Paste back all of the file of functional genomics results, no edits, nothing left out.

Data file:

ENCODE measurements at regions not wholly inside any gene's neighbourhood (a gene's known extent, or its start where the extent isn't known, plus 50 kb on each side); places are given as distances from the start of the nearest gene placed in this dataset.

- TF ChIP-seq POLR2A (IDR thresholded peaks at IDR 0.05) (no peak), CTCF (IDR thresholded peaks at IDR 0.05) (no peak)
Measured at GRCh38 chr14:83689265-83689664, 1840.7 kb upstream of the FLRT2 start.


ENCODE measurements at regions not wholly inside any gene's neighbourhood (a gene's known extent, or its start where the extent isn't known, plus 50 kb on each side); places are given as distances from the start of the nearest gene placed in this dataset.

- TF ChIP-seq POLR2A (IDR thresholded peaks at IDR 0.05) (no peak), CTCF (IDR thresholded peaks at IDR 0.05) (no peak)
Measured at GRCh38 chr14:83689265-83689664, 1840.7 kb upstream of the FLRT2 start.